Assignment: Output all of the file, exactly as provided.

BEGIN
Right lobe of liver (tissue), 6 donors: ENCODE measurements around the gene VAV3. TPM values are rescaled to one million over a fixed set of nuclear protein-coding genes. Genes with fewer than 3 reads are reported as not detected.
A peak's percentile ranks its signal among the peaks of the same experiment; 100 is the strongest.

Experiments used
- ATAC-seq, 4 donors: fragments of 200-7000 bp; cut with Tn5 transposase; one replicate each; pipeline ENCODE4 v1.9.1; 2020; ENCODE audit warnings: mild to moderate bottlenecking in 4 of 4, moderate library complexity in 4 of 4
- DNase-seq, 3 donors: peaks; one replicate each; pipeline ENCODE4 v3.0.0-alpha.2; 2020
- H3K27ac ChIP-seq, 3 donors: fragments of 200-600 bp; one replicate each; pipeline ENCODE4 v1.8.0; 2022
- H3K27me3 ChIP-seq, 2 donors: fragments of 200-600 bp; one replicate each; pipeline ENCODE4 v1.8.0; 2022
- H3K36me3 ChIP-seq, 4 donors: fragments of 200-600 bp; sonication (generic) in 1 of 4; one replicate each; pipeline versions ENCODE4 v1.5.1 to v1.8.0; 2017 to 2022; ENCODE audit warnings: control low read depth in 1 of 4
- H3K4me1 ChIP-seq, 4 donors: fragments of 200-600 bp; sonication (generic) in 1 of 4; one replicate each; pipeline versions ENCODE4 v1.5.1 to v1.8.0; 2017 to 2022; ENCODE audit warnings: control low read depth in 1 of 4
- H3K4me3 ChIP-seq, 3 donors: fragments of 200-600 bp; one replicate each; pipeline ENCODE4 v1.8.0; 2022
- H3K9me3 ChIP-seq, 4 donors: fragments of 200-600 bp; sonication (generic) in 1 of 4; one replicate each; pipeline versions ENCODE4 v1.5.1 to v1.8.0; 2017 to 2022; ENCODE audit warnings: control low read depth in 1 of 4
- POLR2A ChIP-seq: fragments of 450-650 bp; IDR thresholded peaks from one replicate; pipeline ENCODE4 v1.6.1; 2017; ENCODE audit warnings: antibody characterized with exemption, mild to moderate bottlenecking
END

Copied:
Right lobe of liver (tissue), 6 donors: ENCODE measurements around the gene VAV3. TPM values are rescaled to one million over a fixed set of nuclear protein-coding genes. Genes with fewer than 3 reads are reported as not detected.
A peak's percentile ranks its signal among the peaks of the same experiment; 100 is the strongest.

Experiments used
- ATAC-seq, 4 donors: fragments of 200-7000 bp; cut with Tn5 transposase; one replicate each; pipeline ENCODE4 v1.9.1; 2020; ENCODE audit warnings: mild to moderate bottlenecking in 4 of 4, moderate library complexity in 4 of 4
- DNase-seq, 3 donors: peaks; one replicate each; pipeline ENCODE4 v3.0.0-alpha.2; 2020
- H3K27ac ChIP-seq, 3 donors: fragments of 200-600 bp; one replicate each; pipeline ENCODE4 v1.8.0; 2022
- H3K27me3 ChIP-seq, 2 donors: fragments of 200-600 bp; one replicate each; pipeline ENCODE4 v1.8.0; 2022
- H3K36me3 ChIP-seq, 4 donors: fragments of 200-600 bp; sonication (generic) in 1 of 4; one replicate each; pipeline versions ENCODE4 v1.5.1 to v1.8.0; 2017 to 2022; ENCODE audit warnings: control low read depth in 1 of 4
- H3K4me1 ChIP-seq, 4 donors: fragments of 200-600 bp; sonication (generic) in 1 of 4; one replicate each; pipeline versions ENCODE4 v1.5.1 to v1.8.0; 2017 to 2022; ENCODE audit warnings: control low read depth in 1 of 4
- H3K4me3 ChIP-seq, 3 donors: fragments of 200-600 bp; one replicate each; pipeline ENCODE4 v1.8.0; 2022
- H3K9me3 ChIP-seq, 4 donors: fragments of 200-600 bp; sonication (generic) in 1 of 4; one replicate each; pipeline versions ENCODE4 v1.5.1 to v1.8.0; 2017 to 2022; ENCODE audit warnings: control low read depth in 1 of 4
- POLR2A ChIP-seq: fragments of 450-650 bp; IDR thresholded peaks from one replicate; pipeline ENCODE4 v1.6.1; 2017; ENCODE audit warnings: antibody characterized with exemption, mild to moderate bottlenecking